When Daniel Ellsberg released the Pentagon Papers in 1971, he did so with the intention to end what he viewed as a wrongful war in Vietnam. His leak, 7,000 pages long, brought to light to the American public that its government and leaders had been lying to them about Vietnam and had shrouded its unconstitutional activities in Cambodia, Laos and coastal North Vietnam in secrecy.

WikiLeaks has since trumped Ellsberg’s leak with its recent trove of documents and cables that have provided classified information ranging from the Iraq and Afghan wars to diplomatic cables about current U.S. foreign policies.

And since its 2006 debut, both WikiLeaks and its founder and Editor-In-Chief Julian Assange have been under attack.

WikiLeaks has reported multiple attempts to disrupt its servers and Assange has been under a media barrage of character assassination, primarily based on allegations of rape. Shortly after the Afghan Logs were released in late July, Swedish officials dropped the charges against him, only to  reopen the case in early September. Assange has since surrendered himself to authorities in London and is now under arrest.

More noticeably, there have been shameful and repulsive efforts within the U.S. to disparage and cripple financial and hosting services to WikiLeaks, as companies like Amazon, Paypal, Mastercard and Visa have since ceased their services after succumbing to political pressure. These same companies offer their services to racially-driven sites like the Knights Party and Christian Concepts, both supported by the Ku Klux Klan, as reported by The Guardian’s technology editor, Charles Arthur.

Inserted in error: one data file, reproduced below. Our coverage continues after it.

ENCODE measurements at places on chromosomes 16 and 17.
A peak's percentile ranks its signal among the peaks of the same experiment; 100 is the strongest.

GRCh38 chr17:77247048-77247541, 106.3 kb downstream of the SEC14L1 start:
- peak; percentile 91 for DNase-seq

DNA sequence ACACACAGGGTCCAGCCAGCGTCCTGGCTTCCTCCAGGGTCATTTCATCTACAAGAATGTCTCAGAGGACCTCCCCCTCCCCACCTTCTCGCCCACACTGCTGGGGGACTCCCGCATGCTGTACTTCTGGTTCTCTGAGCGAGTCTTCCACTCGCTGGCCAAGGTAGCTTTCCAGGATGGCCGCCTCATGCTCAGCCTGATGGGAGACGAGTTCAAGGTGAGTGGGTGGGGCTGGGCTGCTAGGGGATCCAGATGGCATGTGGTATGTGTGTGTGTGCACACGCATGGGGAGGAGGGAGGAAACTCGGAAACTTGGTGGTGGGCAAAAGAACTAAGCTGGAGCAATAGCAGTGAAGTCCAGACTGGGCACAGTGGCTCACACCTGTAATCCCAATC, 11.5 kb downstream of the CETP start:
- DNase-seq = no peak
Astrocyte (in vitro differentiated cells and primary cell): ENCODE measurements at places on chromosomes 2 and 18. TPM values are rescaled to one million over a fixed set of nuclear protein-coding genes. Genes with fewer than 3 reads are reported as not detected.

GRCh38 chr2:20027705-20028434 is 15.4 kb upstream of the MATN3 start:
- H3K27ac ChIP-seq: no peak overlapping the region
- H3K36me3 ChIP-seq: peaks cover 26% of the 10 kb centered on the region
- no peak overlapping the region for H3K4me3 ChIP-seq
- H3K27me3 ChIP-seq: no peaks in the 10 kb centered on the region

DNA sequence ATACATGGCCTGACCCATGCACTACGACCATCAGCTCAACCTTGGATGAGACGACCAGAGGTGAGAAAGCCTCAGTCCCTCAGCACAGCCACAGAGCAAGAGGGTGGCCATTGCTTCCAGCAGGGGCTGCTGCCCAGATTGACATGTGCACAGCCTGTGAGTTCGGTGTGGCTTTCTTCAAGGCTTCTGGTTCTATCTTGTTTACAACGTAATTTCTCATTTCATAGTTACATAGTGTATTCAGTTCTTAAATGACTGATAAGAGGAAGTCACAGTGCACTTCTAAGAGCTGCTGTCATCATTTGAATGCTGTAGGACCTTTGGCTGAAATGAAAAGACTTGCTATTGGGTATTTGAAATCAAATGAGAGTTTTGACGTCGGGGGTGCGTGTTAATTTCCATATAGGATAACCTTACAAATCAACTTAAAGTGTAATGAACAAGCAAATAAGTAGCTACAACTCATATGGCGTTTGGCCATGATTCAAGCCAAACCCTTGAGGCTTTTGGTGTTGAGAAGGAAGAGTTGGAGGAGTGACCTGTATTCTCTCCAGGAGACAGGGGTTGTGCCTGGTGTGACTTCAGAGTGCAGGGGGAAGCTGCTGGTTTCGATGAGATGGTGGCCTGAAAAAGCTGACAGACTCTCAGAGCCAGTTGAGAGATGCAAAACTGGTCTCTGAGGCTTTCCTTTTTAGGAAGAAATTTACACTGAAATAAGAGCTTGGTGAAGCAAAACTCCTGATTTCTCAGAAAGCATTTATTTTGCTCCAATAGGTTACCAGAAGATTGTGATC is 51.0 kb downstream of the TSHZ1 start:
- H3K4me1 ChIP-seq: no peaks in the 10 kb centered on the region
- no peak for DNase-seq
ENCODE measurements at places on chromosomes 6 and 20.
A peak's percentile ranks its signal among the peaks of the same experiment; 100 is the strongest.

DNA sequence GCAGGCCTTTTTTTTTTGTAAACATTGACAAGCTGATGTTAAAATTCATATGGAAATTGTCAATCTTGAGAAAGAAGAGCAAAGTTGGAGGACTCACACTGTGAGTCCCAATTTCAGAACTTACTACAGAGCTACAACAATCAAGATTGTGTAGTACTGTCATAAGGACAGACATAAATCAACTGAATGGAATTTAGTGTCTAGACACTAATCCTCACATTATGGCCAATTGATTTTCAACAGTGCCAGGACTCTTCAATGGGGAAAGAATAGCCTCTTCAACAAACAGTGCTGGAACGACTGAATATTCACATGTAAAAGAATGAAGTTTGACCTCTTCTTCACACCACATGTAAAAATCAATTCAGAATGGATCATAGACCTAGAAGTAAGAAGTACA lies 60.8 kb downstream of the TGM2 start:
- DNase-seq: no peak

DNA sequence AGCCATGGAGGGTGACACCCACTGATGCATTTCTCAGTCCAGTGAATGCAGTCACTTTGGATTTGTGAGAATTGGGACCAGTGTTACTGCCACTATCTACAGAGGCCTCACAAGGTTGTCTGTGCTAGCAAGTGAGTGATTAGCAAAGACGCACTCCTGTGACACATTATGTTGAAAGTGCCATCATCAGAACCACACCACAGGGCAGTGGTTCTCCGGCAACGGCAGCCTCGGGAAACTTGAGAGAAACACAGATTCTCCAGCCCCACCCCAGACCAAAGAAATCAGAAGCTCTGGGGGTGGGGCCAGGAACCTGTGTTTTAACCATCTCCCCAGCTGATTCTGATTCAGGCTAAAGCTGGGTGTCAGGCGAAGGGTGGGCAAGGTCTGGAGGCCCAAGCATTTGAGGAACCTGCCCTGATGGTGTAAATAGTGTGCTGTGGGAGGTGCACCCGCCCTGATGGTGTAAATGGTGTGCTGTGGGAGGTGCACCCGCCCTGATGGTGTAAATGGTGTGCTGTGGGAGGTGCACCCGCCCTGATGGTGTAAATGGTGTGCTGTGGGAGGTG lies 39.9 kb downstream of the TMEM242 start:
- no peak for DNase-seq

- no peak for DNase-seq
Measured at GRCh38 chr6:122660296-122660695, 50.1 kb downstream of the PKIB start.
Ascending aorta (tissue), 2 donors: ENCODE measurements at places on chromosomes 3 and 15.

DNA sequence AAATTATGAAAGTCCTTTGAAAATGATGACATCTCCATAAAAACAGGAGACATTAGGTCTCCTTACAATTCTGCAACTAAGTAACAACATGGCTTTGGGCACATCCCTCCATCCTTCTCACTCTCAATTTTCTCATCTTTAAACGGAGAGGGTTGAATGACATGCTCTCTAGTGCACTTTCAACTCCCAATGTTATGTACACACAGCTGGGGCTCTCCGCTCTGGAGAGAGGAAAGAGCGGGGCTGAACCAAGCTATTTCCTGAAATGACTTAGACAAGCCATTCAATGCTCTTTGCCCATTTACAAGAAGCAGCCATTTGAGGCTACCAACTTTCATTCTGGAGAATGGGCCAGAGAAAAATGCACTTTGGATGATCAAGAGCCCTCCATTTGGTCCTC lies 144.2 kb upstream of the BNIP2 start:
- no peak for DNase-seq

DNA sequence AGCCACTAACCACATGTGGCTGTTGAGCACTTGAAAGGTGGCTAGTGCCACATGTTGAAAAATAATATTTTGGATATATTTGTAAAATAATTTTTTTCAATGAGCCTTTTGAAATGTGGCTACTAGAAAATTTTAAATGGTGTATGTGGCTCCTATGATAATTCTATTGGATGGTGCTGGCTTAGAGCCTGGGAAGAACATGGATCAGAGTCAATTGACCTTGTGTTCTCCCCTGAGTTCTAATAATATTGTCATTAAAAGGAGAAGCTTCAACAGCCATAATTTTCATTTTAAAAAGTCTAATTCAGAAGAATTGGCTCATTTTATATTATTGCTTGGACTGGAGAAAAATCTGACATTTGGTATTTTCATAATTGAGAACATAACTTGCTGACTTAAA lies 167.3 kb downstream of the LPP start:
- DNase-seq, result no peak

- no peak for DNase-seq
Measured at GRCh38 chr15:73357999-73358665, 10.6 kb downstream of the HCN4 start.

And these companies are completely within their rights do business with companies and organizations that clash with current social norms because it preserves the promise and security of freedom of speech and press as protected under the First Amendment.

This political pressure comes after hundreds of documents have revealed sensitive and embarrassing details between U.S. dignitaries and their respective counterparts, a cry that has since turned to threatening our nation’s security.

Days after the Thanksgiving release of diplomatic cables, Long Island Republican Representative and incoming chair of the House Homeland Security chair Peter King sent a letter to U.S. Attorney General Eric Holder urging him and Secretary of State Hillary Clinton to prosecute Assange for his role in providing the leak and working with Private Bradley Manning, who is allegedly responsible for providing WikiLeaks the classified information.

“By the sheer volume of the classified materials released, rendering harm to the United States seems inevitable and perhaps irreversible,” read King’s letter. “Moreover, the repeated releases of classified information from WikiLeaks, which have garnered international attention, manifests Mr. Assange’s purposeful intent to damage not only our national interests in fighting the war on terror, but also undermines the very safety of coalition forces in Iraq and Afghanistan.”

But those in higher chairs of government and involvement in areas like the military have dispelled this rhetoric. “Now, I’ve heard the impact of these releases on our foreign policy described as a meltdown, as a game-changer, and so on,” said Secretary of Defense Robert Gates in response to the recent Wikileak dump. “I think those descriptions are fairly significantly overwrought. The fact is governments deal with the United States because it’s in their interest, not be- cause they like us, not because they trust us, and not because they believe we can keep secrets.”

WikiLeaks’ service has provided a window into how our government and those of the world operate, communicate and work together. And ,even more interesting, what they think of each other. The leaks behind the hundreds of thousands of deaths in Iraq and Afghanistan are murmurs compared to the loud chatter disposed by cables reflecting diplomatic relations.